CDC’s New Car Accidents Report Includes Suggestions for New State Laws

CDC’s New Car Accidents Report Includes Suggestions for New State Laws


The Centers for Disease Control and Prevention (CDC) have just released a new report as part of the CDC’s Vital Signs monthly series regarding motor vehicle accidents in the United States, and the report may be shocking to lots of people. Not only are there a lot of car crashes (along with SUV accidents, and wrecks involving trucks, vans, etc.) in our country, but they cost Americans a tremendous amount in both time and money (not to mention heartache, frustration, pain, and other emotions that were not included in this report).

The numbers are big.

However, also included within this report are some suggestions for new laws to be passed that the CDC suggests will bring these numbers down and decrease the number of traffic accidents in this country: thing is, some of their suggestions may be shocking to some folk. For instance, the CDC would like laws to be passed in every state that requires anyone convicted of any driving under the influence charge (even a first offense) to be required to have ignition interlocks on their vehicles.

What will be the result of the CDC’s suggestions in Indiana, Illinois, or the rest of the country? Time will tell.

However, the real question: if these changes were made, then how much would these accident figures go down?

CDC Report: Costly But Preventable

Read the report, “Motor Vehicle Crash Injuries – Costly but Preventable/October 2014” here.

Among its findings:

  • In the United States, people who are injured in a motor vehicle accident spend a total of ONE MILLION DAYS in a hospital for needed treatment.
  • Over 2,500,000 accident victims had to seek help in an emergency room after being in a crash in 2012.
  • Over their lifetimes, the total financial expense for treating and helping accident victims recover from their injuries totals $18 Billion.
  • In 2012 alone, lost wages and lost earnings for these accident victims totalled around $33 Billion.
  • Those Americans between 15 and 29 years old are at the high risk of being in a car crash where they will need hospital care.
  • Americans over 80 years of age are at the highest risk of needing hospitalization after a traffic accident: 30% of these folk need to go to the hospital after an accident.

From the CDC:

“In 2012, nearly 7,000 people went to the emergency department every day due to car crash injuries,” said CDC Principal Deputy Director Ileana Arias, Ph.D. “Motor vehicle crash injuries occur all too frequently and have health and economic costs for individuals, the health care system, and society. We need to do more to keep people safe and reduce crash injuries and medical costs.”

Fighting To Stop People Being Hurt in Traffic Accidents

There are all sorts of ways to fight against people being hurt in motor vehicle accidents. Things like seat belts and air bags are just two examples of things that have proven successful in keeping people from being seriously injured or killed in a car crash.

CDC Suggestions for New State Laws

However, much more can be done. No state has the exact same laws in effect regarding traffic safety, for one thing. Easy example: compare the motorcycle helmet laws of Indiana and Illinois with states like California, where safety laws are much more strict.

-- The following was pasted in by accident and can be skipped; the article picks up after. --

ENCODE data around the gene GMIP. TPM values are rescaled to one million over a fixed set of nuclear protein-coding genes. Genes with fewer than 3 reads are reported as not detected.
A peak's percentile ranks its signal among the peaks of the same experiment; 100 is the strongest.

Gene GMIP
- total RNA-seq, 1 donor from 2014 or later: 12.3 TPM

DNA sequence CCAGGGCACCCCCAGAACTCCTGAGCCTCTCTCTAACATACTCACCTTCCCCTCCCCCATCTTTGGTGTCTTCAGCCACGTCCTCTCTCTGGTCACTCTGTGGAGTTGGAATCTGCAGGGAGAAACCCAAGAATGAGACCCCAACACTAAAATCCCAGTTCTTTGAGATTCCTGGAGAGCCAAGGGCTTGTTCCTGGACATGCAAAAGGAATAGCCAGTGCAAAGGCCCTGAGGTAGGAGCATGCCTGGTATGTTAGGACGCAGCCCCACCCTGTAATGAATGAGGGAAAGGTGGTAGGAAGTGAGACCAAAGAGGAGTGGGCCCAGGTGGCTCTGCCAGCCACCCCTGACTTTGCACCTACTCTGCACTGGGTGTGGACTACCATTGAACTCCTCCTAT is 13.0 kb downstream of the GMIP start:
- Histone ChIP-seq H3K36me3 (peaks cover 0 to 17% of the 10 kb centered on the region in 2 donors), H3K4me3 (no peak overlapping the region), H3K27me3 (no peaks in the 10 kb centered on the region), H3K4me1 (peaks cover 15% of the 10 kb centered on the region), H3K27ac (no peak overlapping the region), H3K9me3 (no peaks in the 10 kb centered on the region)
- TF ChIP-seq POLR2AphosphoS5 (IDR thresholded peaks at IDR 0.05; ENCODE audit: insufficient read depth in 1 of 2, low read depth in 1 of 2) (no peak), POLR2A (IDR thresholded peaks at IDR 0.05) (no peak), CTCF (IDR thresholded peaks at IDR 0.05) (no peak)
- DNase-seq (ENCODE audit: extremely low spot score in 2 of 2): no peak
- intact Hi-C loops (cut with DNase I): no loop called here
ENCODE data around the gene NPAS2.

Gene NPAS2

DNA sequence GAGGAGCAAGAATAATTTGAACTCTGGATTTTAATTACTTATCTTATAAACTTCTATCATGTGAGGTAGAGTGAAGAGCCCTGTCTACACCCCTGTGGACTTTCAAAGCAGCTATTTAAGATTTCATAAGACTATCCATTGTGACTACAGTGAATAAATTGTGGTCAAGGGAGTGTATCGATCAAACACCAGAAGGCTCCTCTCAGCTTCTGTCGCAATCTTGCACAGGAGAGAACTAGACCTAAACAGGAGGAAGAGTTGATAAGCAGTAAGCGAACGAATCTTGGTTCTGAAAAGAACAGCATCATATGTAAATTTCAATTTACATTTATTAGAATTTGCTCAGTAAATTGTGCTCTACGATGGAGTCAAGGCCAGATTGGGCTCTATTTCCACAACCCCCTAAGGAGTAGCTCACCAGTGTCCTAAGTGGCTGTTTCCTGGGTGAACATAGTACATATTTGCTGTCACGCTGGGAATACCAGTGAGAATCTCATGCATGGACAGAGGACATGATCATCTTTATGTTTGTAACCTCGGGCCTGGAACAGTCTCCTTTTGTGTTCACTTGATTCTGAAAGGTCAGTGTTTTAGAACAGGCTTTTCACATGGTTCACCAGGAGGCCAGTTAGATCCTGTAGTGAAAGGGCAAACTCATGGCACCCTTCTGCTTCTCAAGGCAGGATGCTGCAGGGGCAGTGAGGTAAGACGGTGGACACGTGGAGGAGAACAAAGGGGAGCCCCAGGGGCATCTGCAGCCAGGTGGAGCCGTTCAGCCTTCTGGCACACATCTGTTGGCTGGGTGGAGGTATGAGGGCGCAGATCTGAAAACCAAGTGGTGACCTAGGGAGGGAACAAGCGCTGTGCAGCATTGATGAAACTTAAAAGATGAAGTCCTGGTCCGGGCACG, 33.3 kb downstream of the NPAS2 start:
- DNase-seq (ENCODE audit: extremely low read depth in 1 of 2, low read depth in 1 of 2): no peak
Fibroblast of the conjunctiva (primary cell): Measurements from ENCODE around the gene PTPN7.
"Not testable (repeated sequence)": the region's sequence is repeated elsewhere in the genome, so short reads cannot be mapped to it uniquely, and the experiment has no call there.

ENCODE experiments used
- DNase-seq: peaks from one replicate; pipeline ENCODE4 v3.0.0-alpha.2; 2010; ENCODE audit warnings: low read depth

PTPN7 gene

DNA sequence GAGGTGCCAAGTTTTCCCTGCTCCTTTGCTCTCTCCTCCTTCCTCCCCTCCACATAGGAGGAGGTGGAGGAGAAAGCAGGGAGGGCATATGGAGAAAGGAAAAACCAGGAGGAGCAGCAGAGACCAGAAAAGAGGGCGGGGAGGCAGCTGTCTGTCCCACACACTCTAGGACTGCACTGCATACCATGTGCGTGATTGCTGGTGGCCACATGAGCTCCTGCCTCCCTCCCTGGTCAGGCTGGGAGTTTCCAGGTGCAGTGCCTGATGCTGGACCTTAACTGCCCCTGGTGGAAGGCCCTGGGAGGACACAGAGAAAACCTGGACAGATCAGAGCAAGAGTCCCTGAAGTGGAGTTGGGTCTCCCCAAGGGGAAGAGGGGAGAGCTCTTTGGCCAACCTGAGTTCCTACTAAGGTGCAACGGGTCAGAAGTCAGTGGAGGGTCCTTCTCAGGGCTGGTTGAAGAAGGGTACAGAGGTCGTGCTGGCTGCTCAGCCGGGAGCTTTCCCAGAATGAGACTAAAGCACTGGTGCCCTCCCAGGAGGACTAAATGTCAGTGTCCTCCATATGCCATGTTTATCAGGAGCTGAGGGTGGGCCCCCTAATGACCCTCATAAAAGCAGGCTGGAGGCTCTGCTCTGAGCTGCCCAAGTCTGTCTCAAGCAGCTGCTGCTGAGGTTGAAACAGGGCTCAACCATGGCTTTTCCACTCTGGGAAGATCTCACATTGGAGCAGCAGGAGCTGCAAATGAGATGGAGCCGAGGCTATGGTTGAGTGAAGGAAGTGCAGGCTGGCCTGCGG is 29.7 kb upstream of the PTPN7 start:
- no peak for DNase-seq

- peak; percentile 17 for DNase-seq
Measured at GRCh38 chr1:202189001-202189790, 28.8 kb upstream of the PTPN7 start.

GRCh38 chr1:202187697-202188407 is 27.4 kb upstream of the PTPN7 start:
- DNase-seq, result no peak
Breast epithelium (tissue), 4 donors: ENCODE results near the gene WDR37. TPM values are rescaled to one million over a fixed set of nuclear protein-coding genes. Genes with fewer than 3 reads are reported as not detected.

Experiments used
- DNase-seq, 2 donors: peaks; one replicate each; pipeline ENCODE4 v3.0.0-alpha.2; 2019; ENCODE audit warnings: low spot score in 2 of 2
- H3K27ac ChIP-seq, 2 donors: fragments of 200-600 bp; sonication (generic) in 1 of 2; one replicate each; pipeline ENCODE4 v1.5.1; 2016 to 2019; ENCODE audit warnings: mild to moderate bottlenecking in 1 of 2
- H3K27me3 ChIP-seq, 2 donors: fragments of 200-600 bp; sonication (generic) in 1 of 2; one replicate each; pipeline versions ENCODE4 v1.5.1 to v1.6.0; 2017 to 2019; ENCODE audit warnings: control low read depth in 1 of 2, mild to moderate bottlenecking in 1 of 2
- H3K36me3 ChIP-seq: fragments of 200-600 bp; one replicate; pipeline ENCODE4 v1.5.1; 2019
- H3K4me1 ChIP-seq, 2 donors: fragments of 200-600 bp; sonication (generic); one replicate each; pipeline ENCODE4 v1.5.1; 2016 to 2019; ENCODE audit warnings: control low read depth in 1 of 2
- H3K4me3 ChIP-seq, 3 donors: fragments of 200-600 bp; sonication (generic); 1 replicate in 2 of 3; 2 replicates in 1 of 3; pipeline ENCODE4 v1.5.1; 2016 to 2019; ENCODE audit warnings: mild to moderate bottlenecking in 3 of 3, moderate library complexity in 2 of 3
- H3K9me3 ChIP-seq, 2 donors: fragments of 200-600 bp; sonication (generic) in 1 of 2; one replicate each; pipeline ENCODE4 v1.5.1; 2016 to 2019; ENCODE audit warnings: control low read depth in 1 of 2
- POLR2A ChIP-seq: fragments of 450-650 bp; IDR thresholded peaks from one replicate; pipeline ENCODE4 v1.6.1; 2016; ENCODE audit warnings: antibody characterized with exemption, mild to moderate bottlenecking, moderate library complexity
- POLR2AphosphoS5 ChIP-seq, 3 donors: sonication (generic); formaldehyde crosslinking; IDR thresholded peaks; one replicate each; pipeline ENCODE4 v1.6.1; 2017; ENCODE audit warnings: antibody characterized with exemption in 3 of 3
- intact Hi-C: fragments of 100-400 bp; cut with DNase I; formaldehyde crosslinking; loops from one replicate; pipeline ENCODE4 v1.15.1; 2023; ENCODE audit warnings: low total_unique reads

“Motor vehicle crashes and related injuries are preventable,” said Gwen Bergen, PhD, MPH, MS, behavioral scientist in the Division of Unintentional Injury Prevention of the National Center for Injury Prevention and Control. “Although much has been done to help keep people safe on the road, no state has fully implemented all the interventions proven to increase the use of car seats, booster seats, and seat belts; reduce drinking and driving; and improve teen driver safety.”

In the aftermath of its latest research findings, the CDC is encouraging all states to regulate citizens in the following ways:

  1. Increasing seat belt use through primary enforcement seat belt laws that cover everyone in the car.
  2. Improving child passenger safety with restraint laws that require car seat or booster seat use for children age 8 and under or until 57 inches tall, the recommended height for proper seat belt fit.
  3. Reducing drinking and driving by using sobriety checkpoints and requiring ignition interlock use for people convicted of drinking and driving, starting with their first conviction.
  4. Improving teen driver safety through the use of comprehensive graduated driver licensing systems.
  5. Supporting traffic safety laws with media campaigns and visible police presence, such as sobriety checkpoints.
  6. Linking medical and crash data to better understand why crashes happen, the economic cost of those crashes, and how to prevent future crashes.

To help state legislatures make these decisions, the CDC has published its online Motor Vehicle PICCS (Prioritizing Interventions and Cost Calculator for States).

According to the CDC, this online app should help the states tally an estimate for the costs of each suggested implementation and compare that cost against an estimate of lives saved as well as a estimate of the number of injuries that would be prevented with the implementation in that state.


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